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United States v. Ayesh, No. 11-4266

Decided: December 18, 2012

The Fourth Circuit affirmed Ayesh’s convictions of two counts of theft of public money in violation of 18 U.S.C. § 641 and one count of committing acts affecting a personal financing interest in violation of 18 U.S.C. § 208(a).  Ayesh challenged the district court’s extraterritorial jurisdiction over him, denial of his motion to suppress post-arrest statements, and the sufficiency of the evidence to sustain his convictions.

Ayesh, a resident of Jordan, was hired by the U.S. Department of State to work as the shipping and custom supervisor of the U.S. Embassy in Baghdad, Iraq.  While working there, Ayesh devised a scheme to divert United States funds to his wife’s bank account in Jordan.  U.S. officials suspected Ayesh’s wrongdoing and arranged for him to come to the United States on the pretext of attending a training seminar.  Ayesh was then arrested at Dulles International Airport and questioned by FBI agents.  After about five hours of questioning, Ayesh confessed.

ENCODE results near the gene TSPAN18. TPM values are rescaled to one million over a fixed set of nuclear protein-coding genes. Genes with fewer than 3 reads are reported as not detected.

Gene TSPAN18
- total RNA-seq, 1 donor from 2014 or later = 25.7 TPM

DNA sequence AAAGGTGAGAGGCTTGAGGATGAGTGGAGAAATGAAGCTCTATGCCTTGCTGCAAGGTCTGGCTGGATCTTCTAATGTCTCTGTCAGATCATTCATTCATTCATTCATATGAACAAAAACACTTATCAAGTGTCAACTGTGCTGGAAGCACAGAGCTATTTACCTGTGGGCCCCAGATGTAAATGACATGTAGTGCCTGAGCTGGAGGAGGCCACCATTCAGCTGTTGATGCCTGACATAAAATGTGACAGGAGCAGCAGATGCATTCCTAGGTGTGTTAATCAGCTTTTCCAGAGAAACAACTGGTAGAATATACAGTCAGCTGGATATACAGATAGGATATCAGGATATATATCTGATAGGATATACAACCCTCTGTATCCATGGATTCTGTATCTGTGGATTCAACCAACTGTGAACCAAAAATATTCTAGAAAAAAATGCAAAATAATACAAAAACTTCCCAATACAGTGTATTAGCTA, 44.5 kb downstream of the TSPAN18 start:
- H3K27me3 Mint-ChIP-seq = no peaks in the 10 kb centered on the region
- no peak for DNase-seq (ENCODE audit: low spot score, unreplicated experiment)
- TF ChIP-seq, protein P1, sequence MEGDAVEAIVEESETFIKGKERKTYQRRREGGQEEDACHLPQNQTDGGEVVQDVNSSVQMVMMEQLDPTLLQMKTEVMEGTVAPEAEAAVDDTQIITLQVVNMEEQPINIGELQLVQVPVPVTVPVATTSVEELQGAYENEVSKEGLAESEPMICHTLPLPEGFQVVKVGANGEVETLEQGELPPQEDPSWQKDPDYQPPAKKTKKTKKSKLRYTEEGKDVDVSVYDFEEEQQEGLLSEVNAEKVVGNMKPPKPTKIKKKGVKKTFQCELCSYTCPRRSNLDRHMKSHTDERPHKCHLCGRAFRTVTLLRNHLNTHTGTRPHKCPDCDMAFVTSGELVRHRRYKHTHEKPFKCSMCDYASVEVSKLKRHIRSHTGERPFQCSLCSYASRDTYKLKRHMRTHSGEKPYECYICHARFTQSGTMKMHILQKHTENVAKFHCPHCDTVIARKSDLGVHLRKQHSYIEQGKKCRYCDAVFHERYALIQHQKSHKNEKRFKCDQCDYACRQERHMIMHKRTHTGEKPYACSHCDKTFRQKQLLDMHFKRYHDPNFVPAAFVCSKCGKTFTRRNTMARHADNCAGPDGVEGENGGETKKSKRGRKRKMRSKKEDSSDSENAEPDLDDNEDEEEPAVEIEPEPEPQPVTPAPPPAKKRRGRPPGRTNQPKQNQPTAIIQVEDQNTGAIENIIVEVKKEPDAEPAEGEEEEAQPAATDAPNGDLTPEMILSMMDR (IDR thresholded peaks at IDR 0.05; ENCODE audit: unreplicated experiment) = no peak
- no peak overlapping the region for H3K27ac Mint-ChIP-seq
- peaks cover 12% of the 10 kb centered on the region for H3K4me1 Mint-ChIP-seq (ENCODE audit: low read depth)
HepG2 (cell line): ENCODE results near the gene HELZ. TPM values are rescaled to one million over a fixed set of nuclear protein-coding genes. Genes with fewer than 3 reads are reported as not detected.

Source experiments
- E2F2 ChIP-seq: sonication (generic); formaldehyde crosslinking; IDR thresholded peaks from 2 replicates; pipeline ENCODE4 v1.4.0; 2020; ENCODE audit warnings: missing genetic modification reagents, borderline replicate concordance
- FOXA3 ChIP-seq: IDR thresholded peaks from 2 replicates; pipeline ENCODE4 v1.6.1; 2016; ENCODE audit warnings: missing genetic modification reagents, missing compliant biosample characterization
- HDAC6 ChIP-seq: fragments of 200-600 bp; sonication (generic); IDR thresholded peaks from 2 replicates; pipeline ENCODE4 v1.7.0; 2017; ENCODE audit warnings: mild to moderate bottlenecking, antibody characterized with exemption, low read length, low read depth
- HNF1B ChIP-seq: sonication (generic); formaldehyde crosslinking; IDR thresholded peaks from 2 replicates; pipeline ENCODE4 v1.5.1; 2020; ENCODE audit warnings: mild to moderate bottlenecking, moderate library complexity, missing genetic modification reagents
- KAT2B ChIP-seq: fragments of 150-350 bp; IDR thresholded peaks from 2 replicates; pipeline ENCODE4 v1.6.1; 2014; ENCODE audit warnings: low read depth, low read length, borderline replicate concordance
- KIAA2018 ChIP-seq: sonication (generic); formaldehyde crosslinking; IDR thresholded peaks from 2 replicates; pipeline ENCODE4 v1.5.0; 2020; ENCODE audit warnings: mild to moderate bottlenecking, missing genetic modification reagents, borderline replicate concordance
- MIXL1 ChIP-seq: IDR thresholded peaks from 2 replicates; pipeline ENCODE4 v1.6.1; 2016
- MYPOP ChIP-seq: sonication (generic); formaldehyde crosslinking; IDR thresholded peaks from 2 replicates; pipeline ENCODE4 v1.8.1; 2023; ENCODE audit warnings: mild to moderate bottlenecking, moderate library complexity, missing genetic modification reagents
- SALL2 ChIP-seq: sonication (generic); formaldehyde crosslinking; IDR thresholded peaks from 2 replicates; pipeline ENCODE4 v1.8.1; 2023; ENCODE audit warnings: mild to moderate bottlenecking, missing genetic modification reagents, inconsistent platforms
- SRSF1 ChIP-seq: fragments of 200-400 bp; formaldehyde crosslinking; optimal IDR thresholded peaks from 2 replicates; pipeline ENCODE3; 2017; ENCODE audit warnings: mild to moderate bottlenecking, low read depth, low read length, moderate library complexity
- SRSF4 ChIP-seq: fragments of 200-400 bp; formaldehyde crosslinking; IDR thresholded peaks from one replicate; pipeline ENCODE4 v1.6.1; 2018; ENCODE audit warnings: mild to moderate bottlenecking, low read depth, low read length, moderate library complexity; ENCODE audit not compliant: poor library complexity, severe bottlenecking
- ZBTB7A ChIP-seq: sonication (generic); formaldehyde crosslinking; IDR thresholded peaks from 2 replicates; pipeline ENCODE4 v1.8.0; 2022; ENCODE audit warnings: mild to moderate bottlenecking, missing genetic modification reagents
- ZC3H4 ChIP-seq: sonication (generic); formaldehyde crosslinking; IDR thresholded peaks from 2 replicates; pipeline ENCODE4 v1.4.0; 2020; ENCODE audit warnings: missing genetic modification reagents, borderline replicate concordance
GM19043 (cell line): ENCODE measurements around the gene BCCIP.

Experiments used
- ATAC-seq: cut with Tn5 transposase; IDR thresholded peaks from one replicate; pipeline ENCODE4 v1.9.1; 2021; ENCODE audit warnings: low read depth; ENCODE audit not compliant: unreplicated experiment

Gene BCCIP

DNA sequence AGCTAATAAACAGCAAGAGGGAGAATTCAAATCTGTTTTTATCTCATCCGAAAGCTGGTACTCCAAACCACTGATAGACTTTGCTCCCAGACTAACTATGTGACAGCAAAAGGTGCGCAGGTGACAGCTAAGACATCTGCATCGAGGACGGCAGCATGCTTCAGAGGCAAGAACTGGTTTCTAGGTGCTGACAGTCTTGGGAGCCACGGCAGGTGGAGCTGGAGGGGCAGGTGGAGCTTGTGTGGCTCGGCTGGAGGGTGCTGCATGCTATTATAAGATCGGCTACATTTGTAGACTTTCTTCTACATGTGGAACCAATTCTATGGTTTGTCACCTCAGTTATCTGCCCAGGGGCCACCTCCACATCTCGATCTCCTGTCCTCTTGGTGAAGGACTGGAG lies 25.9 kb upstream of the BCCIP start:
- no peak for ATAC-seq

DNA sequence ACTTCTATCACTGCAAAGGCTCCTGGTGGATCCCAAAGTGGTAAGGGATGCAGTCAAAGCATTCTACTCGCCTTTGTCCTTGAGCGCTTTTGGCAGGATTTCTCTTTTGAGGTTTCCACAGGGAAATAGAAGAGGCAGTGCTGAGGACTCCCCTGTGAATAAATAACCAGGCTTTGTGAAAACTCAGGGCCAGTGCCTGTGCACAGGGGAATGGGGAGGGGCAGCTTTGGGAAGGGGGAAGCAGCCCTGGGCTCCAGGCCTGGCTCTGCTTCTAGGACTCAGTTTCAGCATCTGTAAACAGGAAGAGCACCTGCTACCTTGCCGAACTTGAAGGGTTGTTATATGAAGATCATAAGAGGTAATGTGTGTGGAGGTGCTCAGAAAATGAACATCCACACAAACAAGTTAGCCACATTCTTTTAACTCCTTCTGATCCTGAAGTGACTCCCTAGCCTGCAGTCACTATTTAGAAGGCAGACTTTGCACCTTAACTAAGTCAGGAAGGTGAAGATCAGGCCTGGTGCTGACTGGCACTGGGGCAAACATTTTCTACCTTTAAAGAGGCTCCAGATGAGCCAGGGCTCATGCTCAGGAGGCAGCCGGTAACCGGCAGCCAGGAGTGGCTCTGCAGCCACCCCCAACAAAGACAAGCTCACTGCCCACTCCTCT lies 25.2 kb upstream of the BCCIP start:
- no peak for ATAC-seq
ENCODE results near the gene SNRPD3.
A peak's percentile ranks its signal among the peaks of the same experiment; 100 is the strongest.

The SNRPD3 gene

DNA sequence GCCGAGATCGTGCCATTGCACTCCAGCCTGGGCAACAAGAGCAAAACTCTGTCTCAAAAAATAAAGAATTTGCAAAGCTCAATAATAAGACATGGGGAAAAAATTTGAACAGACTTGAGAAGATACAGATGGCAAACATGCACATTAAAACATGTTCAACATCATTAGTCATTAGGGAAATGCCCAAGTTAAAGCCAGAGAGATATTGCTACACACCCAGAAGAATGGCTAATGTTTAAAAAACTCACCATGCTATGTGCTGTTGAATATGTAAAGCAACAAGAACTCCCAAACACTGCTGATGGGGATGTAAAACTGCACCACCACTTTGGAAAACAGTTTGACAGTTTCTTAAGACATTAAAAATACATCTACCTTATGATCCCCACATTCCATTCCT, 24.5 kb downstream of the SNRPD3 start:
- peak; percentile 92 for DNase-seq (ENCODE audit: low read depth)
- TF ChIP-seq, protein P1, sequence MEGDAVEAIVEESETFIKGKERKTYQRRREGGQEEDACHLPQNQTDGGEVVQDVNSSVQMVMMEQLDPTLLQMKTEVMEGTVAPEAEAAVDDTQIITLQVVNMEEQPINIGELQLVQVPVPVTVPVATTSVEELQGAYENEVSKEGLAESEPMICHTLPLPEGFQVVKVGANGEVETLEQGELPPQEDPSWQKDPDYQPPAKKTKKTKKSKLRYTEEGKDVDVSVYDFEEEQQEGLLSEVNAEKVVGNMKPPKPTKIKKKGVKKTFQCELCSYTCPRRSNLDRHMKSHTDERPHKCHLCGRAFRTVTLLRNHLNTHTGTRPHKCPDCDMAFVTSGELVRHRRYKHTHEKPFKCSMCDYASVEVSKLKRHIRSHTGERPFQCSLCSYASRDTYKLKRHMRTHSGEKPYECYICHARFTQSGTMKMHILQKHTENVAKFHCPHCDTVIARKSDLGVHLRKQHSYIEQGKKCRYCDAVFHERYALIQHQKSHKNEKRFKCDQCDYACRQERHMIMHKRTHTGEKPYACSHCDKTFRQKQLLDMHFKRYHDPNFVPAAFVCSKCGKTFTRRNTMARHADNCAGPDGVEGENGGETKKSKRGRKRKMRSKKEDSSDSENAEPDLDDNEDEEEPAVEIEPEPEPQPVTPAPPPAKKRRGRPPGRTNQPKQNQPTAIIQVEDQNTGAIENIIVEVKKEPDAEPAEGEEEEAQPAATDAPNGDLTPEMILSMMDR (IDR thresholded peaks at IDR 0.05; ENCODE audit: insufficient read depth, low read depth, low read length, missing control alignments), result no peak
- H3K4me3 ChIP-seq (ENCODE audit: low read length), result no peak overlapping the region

The Fourth Circuit found no error with the extraterritorial jurisdiction exercised over Ayesh.  Congressional intent to exercise overseas jurisdiction can be inferred from the nature of the offenses criminalized by 18 U.S.C. §§ 208(a) and 641.  The extraterritorial application of these statutes also comported with international law and due process.  The Fourth Circuit upheld the district court’s denial of Ayesh’s motion to suppress his post-arrest statements.  While Ayesh claimed his statements were involuntary or coerced after traveling for nineteen hours without sleep or food, the Fourth Circuit found that Ayesh was offered food which he refused, signed his rights away, and never appeared to be or stated that he was tired, confused, or not thinking clearly.  Under the totality of the circumstances, the Fourth Circuit found that Ayesh’s statements were freely and voluntarily given.  The Fourth Circuit also rejected Ayesh’s claim that there was insufficient evidence to sustain his convictions.  Ayesh challenged his conviction of theft of public money because the government actually received the specified goods and services.  However, this does not negate Ayesh’s criminal intent to deprive the United States of the use or benefit of the money.

Full Opinion

-Jenna Hendricks